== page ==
"In Vásquez, the writing is really nitty-gritty realism. There's nothing fantastical," Edmund White, whose raving New York Times review observes that the novelist "is nothing like Gabriel García Márquez," told The Atlantic Wire. "Vásquez is very caught up in his national history. He's not interested in having a kind of Disney version of it." White compared the novel to the work of the late Uruguayan novelist Juan Carlos Onetti.
In a review for NPR, Marcela Valdes called it "the most engrossing Latin American novel I've read since Roberto Bolaño's 2666." In a phone conversation, she compared Vásquez's treatment of the drug trade—which he approaches indirectly, from a starkly emotional perspective—to Bolaño's depiction of serial homicides in Mexico. "It's no Breaking Bad," she said. "It's a much more rare look at how this drug has changed society."
Meanwhile, the novel has charmed the likes of Jonathan Franzen and E. L. Doctorow. Descriptions vary, but the question remains on the lips of the literary sphere: is Vásquez the future of Latin American literature?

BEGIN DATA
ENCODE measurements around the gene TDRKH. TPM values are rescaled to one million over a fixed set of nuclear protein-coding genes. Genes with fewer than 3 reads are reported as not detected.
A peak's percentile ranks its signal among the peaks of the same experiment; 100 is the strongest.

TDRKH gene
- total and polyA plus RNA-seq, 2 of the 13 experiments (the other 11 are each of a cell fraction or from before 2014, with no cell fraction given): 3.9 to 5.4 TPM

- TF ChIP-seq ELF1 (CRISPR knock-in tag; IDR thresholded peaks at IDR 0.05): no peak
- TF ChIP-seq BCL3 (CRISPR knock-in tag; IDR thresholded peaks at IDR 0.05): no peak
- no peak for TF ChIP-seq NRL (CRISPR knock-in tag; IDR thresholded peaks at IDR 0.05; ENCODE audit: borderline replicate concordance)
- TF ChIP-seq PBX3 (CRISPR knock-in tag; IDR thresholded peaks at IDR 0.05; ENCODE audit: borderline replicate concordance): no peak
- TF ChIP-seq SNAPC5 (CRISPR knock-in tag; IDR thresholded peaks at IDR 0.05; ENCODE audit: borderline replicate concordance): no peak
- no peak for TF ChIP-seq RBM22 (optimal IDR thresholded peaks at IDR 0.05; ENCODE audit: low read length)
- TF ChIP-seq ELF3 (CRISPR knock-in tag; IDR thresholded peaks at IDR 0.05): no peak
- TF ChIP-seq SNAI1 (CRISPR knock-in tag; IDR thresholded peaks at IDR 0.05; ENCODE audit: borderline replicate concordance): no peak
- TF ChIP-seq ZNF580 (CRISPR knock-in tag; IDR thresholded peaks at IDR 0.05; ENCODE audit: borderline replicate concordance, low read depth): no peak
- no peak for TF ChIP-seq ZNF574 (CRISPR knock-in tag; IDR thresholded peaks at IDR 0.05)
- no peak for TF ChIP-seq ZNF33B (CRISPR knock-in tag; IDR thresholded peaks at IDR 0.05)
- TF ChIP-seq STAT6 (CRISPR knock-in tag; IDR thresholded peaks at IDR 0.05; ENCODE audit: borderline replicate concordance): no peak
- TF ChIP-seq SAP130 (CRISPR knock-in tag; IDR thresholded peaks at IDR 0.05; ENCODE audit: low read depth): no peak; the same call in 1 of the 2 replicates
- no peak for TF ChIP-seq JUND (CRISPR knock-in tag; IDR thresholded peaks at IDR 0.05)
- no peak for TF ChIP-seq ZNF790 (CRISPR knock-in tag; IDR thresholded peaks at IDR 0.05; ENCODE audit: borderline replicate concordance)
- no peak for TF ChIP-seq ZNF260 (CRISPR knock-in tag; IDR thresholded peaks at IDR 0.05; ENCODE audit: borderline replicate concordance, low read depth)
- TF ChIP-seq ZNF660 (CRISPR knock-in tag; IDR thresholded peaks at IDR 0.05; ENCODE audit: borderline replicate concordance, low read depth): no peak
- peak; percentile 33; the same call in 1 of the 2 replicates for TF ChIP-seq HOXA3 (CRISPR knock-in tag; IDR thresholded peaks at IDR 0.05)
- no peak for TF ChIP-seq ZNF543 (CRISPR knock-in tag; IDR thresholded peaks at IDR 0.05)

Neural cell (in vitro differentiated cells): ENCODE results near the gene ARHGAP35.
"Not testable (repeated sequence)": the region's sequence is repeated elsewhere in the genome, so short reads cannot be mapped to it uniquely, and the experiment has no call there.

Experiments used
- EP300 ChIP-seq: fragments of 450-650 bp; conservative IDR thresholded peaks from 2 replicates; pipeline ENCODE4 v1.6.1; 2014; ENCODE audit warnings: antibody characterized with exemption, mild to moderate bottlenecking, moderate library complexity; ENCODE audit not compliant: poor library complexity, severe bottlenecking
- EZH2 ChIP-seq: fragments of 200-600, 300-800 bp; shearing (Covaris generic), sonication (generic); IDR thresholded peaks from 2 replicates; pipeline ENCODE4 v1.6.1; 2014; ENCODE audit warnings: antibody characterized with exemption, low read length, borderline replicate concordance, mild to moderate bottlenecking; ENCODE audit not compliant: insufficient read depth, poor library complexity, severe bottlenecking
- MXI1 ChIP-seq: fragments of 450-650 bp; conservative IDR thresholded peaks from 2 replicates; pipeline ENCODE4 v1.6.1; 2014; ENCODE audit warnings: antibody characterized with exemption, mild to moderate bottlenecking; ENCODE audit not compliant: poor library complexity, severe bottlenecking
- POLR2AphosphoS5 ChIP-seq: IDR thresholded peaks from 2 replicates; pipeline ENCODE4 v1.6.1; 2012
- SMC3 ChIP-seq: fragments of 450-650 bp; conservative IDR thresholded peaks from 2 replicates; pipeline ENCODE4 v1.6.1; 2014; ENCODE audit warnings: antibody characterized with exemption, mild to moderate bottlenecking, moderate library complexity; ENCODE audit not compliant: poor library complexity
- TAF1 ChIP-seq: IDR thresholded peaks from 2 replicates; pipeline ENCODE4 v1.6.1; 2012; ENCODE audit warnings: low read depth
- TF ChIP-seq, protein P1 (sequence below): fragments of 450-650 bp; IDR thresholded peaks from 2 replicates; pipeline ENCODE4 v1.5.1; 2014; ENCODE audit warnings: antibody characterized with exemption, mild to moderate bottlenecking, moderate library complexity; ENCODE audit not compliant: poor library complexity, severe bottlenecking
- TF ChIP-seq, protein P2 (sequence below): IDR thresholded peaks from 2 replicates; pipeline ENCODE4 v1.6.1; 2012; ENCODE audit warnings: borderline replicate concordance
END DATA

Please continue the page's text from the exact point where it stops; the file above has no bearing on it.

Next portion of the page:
From Macondo to Bogotá
The Sound of Things Falling is—yes—a crime novel. But to call it that is reductive, insufficient to capture how it approaches crime through a personal, familial, and generational lens. Like Marquez, Vásquez is obsessed with the ghosts of memory. But his ghosts aren't magical. They're psychological.
And they've haunted its author as much as his characters.
The novel begins, for instance, with a hippopotamus. It's a dead hippo, an escaped male "the color of black pearls," the same one whose posthumous photo appeared in a magazine in 2009 and threw Vásquez into the narrative that weaves his novel together.
Indeed, Things Falling is a story about the long reach of memory—what its narrator terms "the damaging exercise of remembering"—and the material signifiers that can launch one into the past: a cassette tape, a letter, a scar. Why not a hippo?